The numbers are easy enough to understand, but it's the efforts to extrapolate them that tend to get a bit confusing.
As the Southlands proposal makes its way through municipal hall and a public hearing on the Century Group's application appears likely, both sides in Tsawwassen's longest-running drama are gearing up for what could be an epic showdown. And it seems the best way to show the might of their respective positions is to push the number in their corner as high as it can possibly go.
Be it a letter, survey, petition or some other way of expressing an opinion, the higher that figure, the more clout it should carry with civic decision makers. Or at least that's the theory.
At last month's Delta council meeting, staff informed politicians that 1,076 pieces of correspondence had been received opposed to the development proposal while just 248 were in favour. That more than four-to-one discrepancy didn't prevent council members from directing staff to prepare a report for preliminary approval.
Now, I'm not second-guessing the decision, but council's actions speak to the weight, or lack thereof, that is sometimes put into these figures. It would seem to make sense that decision makers only count those that have made their views known, but as always the million-dollar question - or a whole bunch more in this case - is whether those that have spoken are reflective of the larger population.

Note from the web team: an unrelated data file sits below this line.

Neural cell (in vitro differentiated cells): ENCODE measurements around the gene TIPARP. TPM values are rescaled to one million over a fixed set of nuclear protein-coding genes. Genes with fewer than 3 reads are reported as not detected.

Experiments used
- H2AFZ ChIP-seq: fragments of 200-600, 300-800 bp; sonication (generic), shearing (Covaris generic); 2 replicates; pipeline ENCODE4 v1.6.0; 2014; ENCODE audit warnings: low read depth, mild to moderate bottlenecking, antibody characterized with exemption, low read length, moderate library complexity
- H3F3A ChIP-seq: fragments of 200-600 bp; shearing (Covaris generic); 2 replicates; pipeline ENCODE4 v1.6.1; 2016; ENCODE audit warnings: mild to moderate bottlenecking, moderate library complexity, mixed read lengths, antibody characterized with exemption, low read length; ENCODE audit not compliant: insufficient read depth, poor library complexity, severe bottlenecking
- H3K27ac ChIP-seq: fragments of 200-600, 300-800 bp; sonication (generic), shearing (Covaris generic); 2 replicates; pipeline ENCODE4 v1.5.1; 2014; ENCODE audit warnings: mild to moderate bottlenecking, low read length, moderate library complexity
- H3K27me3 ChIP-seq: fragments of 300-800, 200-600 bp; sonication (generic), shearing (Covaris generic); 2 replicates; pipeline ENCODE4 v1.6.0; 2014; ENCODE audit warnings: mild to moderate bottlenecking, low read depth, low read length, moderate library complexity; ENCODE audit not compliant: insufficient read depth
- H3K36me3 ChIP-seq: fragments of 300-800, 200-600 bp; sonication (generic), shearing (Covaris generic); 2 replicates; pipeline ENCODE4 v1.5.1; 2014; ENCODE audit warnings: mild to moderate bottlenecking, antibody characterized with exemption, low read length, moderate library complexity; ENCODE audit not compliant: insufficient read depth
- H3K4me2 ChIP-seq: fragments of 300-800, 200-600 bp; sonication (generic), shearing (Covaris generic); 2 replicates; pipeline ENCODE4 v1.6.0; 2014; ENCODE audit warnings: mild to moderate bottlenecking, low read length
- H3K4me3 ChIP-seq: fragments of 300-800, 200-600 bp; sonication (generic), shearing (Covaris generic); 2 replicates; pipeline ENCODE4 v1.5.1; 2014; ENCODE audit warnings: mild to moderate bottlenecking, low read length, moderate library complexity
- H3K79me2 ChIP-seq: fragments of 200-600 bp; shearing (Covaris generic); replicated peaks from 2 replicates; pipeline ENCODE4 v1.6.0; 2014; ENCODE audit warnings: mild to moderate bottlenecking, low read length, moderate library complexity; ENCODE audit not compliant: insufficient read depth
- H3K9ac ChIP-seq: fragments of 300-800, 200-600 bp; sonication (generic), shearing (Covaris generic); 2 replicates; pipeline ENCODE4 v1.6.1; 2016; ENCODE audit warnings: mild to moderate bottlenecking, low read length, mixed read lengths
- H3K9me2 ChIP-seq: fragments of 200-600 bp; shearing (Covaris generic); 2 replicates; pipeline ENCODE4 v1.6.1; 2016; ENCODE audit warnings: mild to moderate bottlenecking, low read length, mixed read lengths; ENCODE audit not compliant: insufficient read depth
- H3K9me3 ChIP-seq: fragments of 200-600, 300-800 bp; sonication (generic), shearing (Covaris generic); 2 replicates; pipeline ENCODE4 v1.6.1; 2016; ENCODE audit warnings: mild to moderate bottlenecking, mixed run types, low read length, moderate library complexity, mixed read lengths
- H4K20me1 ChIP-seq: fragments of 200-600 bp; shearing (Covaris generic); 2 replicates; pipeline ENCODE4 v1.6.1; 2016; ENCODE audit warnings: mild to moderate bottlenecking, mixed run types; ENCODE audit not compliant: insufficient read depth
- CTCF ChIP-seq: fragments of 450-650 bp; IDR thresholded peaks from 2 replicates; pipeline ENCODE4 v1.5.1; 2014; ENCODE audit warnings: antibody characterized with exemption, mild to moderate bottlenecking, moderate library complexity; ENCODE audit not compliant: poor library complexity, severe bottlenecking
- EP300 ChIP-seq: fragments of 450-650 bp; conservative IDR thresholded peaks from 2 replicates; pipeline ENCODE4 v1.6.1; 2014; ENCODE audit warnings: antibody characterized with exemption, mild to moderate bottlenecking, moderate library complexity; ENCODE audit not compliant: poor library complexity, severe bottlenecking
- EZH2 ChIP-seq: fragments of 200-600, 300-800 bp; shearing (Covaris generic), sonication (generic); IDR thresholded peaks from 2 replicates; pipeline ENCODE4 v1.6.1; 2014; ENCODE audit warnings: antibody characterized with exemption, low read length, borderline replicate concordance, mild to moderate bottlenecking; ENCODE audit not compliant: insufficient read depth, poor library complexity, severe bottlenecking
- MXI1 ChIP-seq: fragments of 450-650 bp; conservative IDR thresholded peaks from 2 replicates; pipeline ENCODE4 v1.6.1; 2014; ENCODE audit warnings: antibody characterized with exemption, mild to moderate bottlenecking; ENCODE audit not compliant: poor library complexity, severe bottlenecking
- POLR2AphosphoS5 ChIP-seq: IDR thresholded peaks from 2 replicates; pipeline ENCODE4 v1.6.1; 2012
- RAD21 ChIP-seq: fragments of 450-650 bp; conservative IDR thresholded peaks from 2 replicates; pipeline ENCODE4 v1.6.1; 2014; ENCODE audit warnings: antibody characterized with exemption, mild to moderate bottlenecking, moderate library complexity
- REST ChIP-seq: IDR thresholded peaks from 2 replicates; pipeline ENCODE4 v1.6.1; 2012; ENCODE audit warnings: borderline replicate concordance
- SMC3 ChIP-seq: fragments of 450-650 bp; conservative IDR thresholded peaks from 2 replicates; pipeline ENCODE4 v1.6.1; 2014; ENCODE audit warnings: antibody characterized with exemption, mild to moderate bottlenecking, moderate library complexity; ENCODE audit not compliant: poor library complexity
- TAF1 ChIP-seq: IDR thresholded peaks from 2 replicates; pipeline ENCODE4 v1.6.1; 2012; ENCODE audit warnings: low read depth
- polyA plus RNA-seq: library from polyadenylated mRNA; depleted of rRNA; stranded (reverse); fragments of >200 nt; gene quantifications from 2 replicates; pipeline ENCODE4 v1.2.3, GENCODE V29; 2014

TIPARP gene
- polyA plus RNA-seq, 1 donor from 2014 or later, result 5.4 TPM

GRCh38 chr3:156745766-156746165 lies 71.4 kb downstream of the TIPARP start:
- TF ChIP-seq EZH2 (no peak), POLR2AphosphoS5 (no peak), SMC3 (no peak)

Are 80 per cent of Tsawwassenites against the Century plan? That number seems far too high to me. However, if you flip it on its ear and view it in terms of just over 1,000 registering an objection in a community of more than 20,000, does that mean only five per cent oppose the project? Hardly.
The real number lies somewhere in between, but exactly what that might be is darn near impossible to quantify short of municipal types showing up on every doorstep to conduct a head count.
I suspect the Ipsos Reid survey of a few years ago might be the most accurate measurement, although the 62-38 split against Southlands development was realized when a larger housing proposal was before the public. It stands to reason those numbers have inched closer together now that Century has scaled back on the housing and increased the amount of land to be deeded to Delta.
Should the current proposal make it to a public hearing, only a certain percentage of the population will be heard, leaving civic leaders to determine where that ever-elusive silent majority sits.
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